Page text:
SOCIOLOGY AND PUBLIC HEALTH
Opioid addiction has reached daily media attention over recent years primarily connected to death and overdose rates. An article from the Huffington Post reports opioid deaths reached a total of 52,404 in 2015. That number is to exceed 60,000 for 2016. The Center for Disease Control has issued numerous publications regarding overdose deaths. It has reviewed issues ranging from opioid painkiller prescribing guidelines to fentanyl-related overdoses.
One fundamental goal confronting the opioid epidemic is the concept of chronic disease management. Another is the use of the healthcare system to support this model of care. Acute-care philosophy, often involving Minnesota Model rehab and abstinence approaches to treatment has been insufficient to address the mortality and harm connected with the current epidemic. The CDC has also been firm on its stance of support for Medication-Assisted Treatment (MAT). Examples of MAT approaches include Buprenorphine maintenance, Naltrexone injections, and Methadone programs.
The Huffington Post article raises another interesting parallel in this fight. It’s the same as the management of HIV and AIDS in the early 1990s. At that time, much of the publicity and attention was on the lethality of AIDS and safe practices to avoid contracting HIV. Scientific approaches and embracing a chronic disease model have made HIV a manageable chronic disease without necessary lethality. The medications used for HIV treatment are much better tolerated by people to allow for continuous care.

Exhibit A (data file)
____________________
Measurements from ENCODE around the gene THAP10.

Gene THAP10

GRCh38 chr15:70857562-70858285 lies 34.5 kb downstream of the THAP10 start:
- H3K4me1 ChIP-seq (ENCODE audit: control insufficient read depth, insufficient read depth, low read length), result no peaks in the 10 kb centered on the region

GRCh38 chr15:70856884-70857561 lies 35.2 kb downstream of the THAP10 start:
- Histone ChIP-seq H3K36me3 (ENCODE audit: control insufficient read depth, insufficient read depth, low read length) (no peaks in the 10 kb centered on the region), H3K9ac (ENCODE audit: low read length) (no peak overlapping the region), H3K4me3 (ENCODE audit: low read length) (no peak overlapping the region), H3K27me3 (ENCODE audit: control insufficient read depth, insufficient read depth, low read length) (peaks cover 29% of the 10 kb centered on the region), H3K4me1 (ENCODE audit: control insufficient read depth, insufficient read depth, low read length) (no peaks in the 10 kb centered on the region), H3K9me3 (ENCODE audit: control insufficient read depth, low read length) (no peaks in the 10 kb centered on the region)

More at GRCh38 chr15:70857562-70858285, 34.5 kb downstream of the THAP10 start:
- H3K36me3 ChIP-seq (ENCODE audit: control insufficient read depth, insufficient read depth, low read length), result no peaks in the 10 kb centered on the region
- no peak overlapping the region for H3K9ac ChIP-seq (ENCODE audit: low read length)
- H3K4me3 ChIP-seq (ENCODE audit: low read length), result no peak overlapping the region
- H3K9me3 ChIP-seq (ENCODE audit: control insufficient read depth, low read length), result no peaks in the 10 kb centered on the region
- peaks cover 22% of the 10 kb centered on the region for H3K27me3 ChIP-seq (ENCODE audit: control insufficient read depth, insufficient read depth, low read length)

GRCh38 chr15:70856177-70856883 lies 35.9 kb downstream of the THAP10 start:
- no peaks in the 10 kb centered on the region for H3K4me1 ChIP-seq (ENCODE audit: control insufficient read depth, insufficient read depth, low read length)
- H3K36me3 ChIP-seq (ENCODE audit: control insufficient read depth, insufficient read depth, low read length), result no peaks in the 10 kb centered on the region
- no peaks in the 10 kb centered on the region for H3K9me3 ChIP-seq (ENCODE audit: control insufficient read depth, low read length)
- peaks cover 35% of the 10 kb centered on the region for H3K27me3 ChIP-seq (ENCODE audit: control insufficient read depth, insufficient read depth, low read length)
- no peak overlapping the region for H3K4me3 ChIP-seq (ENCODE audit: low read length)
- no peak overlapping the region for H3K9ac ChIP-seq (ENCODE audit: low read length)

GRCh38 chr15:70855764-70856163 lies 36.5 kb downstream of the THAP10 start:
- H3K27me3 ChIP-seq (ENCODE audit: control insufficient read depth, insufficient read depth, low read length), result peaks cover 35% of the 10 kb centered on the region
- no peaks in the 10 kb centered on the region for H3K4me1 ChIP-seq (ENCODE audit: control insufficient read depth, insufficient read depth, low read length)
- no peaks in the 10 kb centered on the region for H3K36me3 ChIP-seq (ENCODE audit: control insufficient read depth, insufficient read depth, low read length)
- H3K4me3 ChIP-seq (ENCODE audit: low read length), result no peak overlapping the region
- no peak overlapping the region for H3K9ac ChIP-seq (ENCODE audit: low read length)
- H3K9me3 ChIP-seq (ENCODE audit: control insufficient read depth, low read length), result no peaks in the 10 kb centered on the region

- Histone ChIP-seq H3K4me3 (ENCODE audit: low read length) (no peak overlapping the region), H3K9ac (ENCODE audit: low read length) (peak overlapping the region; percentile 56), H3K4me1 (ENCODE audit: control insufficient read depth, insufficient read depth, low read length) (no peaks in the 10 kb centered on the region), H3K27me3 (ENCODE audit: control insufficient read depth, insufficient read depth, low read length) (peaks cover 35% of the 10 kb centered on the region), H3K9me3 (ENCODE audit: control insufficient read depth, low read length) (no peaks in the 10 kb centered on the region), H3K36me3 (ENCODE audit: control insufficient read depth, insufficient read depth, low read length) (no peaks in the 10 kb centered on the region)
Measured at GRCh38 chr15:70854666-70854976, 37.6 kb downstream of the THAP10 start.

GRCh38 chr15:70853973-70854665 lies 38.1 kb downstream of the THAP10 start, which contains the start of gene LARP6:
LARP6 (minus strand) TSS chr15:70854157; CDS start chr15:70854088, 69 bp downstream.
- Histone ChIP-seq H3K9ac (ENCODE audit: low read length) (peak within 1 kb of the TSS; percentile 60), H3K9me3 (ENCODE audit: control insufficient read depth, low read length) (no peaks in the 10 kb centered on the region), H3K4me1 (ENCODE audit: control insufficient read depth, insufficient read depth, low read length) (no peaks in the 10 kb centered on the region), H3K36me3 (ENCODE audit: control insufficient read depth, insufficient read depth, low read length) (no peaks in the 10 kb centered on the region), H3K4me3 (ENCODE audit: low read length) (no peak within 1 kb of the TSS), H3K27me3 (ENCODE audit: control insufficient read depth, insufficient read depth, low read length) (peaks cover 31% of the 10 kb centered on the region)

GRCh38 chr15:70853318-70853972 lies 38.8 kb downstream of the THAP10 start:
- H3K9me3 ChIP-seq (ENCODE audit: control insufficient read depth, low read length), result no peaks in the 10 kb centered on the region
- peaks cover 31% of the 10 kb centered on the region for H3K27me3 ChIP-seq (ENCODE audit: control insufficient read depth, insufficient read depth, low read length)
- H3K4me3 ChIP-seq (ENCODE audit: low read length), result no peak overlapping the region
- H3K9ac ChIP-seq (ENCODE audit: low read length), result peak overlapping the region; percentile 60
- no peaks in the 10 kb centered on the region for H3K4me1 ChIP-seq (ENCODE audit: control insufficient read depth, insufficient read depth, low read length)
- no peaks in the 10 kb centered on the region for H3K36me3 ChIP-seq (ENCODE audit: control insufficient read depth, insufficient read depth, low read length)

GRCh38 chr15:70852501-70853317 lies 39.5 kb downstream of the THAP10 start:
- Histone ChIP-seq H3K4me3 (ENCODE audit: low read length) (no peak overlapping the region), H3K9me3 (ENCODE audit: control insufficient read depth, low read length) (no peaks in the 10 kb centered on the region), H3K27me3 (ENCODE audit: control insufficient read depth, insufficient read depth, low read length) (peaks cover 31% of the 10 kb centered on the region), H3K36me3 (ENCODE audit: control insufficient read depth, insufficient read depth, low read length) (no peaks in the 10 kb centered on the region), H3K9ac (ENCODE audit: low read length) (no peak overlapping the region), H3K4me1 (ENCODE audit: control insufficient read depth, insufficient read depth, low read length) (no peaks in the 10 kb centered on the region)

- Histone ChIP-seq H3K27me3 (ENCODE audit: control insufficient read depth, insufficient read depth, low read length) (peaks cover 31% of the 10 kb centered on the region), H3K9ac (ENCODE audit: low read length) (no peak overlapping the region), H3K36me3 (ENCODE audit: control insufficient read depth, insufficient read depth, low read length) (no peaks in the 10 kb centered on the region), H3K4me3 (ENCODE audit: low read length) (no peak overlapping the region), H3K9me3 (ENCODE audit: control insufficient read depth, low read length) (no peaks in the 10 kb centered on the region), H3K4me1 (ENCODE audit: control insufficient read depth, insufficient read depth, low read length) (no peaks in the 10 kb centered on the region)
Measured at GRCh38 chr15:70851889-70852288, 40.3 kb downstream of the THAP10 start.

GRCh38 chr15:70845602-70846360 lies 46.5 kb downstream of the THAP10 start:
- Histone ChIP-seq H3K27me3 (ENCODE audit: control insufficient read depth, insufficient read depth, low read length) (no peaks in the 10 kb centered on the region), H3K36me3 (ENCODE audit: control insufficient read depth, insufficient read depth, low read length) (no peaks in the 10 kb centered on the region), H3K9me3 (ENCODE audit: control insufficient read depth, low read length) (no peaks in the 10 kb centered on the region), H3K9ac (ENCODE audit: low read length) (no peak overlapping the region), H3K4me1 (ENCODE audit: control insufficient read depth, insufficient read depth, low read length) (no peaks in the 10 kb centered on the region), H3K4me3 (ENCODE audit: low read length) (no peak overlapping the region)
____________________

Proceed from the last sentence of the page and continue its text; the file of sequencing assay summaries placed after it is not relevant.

Our hope is that clinical practices to confront the opioid epidemic will become so standard and effective that ideologic approaches such as pure-abstinence paths will be deemed far beneath the standard of medical care. Although not a requirement for stabilization, some medication options are discussed with an emphasis on overall life change made possible through stabilization.
Read more CeDAR Education Articles about Sociology and Public Health including Treatment Search and Barriers.
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